In Philippians 4:11–12, Paul shares that he has “learnt how to be content with whatever [he has],” illustrating that in this life, we have to learn how contentment can be nestled snugly in our soul. Christ should be our sole satisfaction for He is “the living bread” (John 6:51), and this manifests when we hold steadfastly onto the truth that “in him all things hold together” (Colossians 1:17). Our present accomplishments will eventually be forgotten and our trophies will rust, so let our contentment never be contingent on things that magnify our transient glory days.
Perfectionism = Gracelessness
The most shocking revelation when it came to a life thronged in perfectionism was how I found it exceedingly difficult to give grace to others. As much as I prowled after high standards, I prescribed the same expectations on whoever I worked with. I became unreasonably impatient as a critical voice loomed large like a hawk in my mind; I just did not care enough for the people at my side.
It still rattles me to think that I had nonchalantly forgotten that I myself have been lavished with such bewildering grace when Christ borrowed the grave for me. My heart had obliterated the reality that I have not only been given a second chance, but countless chances such that I could use them continually and never come up empty. Perfectionism had choked the gospel out of my life, leaving it putrid like an abandoned landfill.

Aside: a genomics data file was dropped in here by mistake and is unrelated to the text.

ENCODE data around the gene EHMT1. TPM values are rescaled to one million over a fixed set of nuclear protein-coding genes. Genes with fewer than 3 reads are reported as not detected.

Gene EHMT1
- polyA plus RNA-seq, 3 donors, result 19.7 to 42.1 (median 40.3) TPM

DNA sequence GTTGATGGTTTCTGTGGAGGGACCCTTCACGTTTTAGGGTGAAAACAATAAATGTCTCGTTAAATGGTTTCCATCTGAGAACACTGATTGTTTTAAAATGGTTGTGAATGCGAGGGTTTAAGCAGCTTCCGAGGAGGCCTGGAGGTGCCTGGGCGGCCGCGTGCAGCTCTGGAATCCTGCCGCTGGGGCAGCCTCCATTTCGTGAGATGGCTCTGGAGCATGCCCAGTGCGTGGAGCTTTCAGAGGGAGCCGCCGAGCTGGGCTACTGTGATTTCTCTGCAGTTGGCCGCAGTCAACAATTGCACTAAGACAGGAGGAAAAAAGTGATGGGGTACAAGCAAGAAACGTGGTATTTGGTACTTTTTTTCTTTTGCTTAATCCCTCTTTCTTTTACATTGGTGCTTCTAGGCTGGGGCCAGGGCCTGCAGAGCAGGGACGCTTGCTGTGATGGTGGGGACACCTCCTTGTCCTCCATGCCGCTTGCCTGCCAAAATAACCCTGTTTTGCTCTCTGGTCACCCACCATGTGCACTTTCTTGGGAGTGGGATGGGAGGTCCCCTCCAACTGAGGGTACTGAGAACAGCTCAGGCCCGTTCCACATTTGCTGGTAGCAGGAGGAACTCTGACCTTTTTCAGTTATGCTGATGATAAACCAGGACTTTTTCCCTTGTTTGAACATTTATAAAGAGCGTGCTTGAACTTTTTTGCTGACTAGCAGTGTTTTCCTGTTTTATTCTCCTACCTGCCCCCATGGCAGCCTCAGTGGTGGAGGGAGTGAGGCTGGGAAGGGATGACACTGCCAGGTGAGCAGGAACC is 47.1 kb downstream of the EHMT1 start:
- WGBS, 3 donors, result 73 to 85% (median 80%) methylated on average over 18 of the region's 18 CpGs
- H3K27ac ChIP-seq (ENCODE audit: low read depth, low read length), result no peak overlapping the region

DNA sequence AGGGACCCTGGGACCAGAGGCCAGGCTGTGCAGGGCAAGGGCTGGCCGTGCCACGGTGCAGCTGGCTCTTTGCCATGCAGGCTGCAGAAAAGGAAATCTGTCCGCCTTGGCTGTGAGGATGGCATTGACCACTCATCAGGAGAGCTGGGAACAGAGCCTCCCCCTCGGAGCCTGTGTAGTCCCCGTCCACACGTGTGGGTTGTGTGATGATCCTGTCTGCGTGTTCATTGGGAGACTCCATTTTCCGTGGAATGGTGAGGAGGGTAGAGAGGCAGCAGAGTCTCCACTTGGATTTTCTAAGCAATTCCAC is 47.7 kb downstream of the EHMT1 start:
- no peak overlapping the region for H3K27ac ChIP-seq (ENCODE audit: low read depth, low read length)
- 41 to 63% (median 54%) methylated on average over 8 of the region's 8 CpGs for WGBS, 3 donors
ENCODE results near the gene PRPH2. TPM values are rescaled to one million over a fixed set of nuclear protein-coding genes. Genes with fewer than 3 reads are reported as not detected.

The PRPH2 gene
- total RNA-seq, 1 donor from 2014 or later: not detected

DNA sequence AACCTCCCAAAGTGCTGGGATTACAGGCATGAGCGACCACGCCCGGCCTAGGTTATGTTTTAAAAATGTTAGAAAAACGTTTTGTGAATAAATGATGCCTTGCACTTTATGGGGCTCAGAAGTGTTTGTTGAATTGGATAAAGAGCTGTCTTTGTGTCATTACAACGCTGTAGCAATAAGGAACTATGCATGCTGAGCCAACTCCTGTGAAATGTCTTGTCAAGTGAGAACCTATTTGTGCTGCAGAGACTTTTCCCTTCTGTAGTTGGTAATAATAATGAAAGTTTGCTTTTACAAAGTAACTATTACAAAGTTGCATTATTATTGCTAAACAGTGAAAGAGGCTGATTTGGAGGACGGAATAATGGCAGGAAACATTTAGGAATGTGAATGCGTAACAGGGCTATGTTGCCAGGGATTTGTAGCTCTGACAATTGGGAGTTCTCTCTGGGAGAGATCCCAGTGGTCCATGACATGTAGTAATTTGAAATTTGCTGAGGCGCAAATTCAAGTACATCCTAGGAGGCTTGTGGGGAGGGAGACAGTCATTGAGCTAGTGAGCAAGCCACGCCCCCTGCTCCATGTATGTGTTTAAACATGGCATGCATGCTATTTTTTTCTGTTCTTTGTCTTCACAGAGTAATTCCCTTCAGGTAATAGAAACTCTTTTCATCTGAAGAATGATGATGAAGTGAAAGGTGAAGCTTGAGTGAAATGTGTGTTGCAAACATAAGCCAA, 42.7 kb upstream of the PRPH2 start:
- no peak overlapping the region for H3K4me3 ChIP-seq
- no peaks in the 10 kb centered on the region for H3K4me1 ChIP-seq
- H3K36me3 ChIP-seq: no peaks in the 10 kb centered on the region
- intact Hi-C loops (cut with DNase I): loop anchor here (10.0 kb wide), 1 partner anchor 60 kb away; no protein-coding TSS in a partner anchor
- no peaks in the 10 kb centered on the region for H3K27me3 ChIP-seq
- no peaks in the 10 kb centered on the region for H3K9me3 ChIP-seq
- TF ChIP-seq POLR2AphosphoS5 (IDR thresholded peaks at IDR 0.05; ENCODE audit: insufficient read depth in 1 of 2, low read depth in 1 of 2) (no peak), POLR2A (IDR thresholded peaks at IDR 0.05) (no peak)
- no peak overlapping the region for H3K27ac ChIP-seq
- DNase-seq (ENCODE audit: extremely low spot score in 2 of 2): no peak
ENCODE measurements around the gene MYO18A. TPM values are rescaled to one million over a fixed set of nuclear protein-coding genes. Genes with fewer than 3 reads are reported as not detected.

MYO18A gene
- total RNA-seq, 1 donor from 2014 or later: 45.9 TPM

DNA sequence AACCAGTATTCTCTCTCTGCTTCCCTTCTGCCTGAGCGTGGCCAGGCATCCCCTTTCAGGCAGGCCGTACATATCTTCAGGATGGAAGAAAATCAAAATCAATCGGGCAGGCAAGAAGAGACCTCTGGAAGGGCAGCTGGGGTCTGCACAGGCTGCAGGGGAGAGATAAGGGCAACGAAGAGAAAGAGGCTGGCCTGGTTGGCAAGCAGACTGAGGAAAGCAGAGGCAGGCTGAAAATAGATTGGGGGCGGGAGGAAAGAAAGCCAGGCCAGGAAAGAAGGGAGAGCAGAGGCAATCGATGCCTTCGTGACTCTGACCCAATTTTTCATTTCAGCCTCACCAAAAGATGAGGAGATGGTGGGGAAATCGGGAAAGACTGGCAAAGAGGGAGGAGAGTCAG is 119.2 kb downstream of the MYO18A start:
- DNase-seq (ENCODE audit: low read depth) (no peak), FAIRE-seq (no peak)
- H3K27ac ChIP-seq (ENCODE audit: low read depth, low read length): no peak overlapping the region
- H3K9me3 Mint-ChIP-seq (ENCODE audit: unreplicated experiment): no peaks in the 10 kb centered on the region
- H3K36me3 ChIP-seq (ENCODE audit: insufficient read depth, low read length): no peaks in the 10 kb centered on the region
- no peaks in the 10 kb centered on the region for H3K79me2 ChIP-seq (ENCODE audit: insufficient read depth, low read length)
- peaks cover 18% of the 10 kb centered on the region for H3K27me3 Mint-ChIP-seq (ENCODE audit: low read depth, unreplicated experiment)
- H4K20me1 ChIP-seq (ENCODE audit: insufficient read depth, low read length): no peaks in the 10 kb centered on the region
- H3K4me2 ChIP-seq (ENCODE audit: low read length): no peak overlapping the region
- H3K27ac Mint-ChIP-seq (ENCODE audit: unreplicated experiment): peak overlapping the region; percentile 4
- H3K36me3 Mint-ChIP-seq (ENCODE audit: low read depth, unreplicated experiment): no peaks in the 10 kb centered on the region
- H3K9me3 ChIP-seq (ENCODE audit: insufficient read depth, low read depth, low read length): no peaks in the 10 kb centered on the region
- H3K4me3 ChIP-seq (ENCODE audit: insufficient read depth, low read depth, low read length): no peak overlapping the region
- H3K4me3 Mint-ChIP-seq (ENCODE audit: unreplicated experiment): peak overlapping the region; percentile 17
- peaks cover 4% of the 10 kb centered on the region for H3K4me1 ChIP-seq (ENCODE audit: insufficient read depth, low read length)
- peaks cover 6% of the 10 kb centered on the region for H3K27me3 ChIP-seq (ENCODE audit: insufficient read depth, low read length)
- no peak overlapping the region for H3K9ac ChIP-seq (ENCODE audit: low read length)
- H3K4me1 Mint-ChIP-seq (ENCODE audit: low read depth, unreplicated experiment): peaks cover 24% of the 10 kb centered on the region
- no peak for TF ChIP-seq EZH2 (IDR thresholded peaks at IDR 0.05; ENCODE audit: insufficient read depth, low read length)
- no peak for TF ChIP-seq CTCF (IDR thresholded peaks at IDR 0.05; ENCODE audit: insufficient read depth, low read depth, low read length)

One day, I’ll stand before God and account for my life, and in no way do I want to be known for my perfectionism, as it would only mean that I had inhabited a cold, heartless existence. The tectonic plates of my life started to shift when I came to the understanding that this life has never been about reaching perfection; it is more about learning how to see my broken life perfectly, that Christ is actively working through the imperfections, carefully arranging the shattered pieces into a timeless mosaic. The closest way I’m going to get it all right in this life is to allow Him to be the Vine, and professing that I am merely the branches (John 15:5).
May you renounce perfectionism from your life like the expulsion of vomit. Your hunger for perfection shall wane when you realise that you’re made fuller by the Bread of Life — Christ is your sole sufficiency. May you ever choose to eat at His table rather than scavenge for something seemingly better.